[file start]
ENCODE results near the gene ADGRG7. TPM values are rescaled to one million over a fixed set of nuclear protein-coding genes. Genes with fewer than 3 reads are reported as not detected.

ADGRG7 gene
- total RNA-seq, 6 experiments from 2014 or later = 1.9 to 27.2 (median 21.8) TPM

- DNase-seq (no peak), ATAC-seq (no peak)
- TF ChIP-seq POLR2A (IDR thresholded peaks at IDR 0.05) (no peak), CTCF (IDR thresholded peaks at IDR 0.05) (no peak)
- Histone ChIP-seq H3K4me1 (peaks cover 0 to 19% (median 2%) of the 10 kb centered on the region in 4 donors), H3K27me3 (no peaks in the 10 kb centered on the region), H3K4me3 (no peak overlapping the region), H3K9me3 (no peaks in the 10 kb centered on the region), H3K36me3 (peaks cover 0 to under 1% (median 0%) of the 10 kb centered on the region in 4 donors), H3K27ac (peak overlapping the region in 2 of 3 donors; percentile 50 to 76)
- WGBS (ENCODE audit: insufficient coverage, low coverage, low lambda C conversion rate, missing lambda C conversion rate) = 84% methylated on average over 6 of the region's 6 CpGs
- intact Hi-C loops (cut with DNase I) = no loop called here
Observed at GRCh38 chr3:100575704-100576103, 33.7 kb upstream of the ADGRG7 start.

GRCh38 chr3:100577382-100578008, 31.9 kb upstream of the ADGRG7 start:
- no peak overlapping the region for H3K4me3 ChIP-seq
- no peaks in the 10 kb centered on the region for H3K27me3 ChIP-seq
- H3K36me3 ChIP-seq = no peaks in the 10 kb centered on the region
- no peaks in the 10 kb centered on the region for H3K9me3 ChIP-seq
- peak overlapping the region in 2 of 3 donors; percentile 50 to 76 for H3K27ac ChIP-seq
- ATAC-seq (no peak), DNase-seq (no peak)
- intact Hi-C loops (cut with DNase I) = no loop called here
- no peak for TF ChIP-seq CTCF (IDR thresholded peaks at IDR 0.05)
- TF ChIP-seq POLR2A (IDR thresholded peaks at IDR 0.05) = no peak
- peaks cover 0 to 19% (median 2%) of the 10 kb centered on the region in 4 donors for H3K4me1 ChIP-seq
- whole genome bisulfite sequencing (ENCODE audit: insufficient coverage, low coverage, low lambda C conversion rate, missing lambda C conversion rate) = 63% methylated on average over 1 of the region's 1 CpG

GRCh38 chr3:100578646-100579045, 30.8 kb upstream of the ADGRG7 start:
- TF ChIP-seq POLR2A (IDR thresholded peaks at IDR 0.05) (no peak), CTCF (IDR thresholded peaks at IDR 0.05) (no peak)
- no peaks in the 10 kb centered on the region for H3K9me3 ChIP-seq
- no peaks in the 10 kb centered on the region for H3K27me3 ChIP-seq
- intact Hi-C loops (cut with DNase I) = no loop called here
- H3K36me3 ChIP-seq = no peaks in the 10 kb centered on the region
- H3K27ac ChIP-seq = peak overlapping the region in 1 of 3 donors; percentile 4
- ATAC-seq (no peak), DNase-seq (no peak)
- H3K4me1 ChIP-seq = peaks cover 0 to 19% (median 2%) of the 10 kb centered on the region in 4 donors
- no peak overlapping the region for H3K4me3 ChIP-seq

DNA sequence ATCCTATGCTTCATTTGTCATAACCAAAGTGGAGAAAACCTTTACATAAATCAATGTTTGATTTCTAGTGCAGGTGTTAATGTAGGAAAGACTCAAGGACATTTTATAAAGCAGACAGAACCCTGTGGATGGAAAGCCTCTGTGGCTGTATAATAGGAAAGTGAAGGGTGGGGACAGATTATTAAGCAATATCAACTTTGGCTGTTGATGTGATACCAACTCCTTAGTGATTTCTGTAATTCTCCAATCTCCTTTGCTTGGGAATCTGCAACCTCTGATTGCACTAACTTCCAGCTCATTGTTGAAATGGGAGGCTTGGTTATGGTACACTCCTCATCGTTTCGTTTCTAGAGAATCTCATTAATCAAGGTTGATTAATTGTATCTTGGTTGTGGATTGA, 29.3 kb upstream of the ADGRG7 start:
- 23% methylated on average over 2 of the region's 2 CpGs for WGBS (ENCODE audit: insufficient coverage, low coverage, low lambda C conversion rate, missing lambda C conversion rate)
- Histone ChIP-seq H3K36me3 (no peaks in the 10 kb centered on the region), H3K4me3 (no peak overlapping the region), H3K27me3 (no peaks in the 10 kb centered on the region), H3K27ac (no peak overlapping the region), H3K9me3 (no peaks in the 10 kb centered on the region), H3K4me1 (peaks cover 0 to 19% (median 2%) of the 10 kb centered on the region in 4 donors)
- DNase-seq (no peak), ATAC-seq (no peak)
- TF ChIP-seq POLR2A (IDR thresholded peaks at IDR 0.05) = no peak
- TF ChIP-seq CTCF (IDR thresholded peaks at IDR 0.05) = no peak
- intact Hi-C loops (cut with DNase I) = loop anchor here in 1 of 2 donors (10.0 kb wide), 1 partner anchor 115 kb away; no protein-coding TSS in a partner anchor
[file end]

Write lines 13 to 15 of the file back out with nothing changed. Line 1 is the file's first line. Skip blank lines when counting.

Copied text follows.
- H3K36me3 ChIP-seq = no peaks in the 10 kb centered on the region
- no peaks in the 10 kb centered on the region for H3K9me3 ChIP-seq
- peak overlapping the region in 2 of 3 donors; percentile 50 to 76 for H3K27ac ChIP-seq